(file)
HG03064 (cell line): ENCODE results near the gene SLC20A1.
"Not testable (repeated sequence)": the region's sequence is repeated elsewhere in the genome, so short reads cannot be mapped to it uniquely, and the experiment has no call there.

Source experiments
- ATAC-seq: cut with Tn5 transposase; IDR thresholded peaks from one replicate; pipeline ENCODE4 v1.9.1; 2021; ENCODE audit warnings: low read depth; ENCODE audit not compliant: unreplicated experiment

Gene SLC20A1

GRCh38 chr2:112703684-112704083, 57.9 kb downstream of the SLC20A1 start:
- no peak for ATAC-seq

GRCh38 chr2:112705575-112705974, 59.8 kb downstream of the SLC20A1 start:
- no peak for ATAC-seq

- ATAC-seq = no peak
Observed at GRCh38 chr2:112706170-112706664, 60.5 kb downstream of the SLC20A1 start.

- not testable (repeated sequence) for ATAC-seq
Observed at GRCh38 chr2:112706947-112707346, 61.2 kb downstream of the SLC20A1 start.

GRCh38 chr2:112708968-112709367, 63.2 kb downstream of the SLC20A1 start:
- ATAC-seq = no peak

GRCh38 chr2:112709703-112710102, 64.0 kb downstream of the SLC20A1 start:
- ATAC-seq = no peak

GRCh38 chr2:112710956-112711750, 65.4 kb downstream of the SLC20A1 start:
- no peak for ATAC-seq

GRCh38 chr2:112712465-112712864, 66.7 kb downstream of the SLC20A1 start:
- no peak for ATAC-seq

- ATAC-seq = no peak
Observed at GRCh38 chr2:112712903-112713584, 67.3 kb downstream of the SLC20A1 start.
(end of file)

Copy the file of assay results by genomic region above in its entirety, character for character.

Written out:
HG03064 (cell line): ENCODE results near the gene SLC20A1.
"Not testable (repeated sequence)": the region's sequence is repeated elsewhere in the genome, so short reads cannot be mapped to it uniquely, and the experiment has no call there.

Source experiments
- ATAC-seq: cut with Tn5 transposase; IDR thresholded peaks from one replicate; pipeline ENCODE4 v1.9.1; 2021; ENCODE audit warnings: low read depth; ENCODE audit not compliant: unreplicated experiment

Gene SLC20A1

GRCh38 chr2:112703684-112704083, 57.9 kb downstream of the SLC20A1 start:
- no peak for ATAC-seq

GRCh38 chr2:112705575-112705974, 59.8 kb downstream of the SLC20A1 start:
- no peak for ATAC-seq

- ATAC-seq = no peak
Observed at GRCh38 chr2:112706170-112706664, 60.5 kb downstream of the SLC20A1 start.

- not testable (repeated sequence) for ATAC-seq
Observed at GRCh38 chr2:112706947-112707346, 61.2 kb downstream of the SLC20A1 start.

GRCh38 chr2:112708968-112709367, 63.2 kb downstream of the SLC20A1 start:
- ATAC-seq = no peak

GRCh38 chr2:112709703-112710102, 64.0 kb downstream of the SLC20A1 start:
- ATAC-seq = no peak

GRCh38 chr2:112710956-112711750, 65.4 kb downstream of the SLC20A1 start:
- no peak for ATAC-seq

GRCh38 chr2:112712465-112712864, 66.7 kb downstream of the SLC20A1 start:
- no peak for ATAC-seq

- ATAC-seq = no peak
Observed at GRCh38 chr2:112712903-112713584, 67.3 kb downstream of the SLC20A1 start.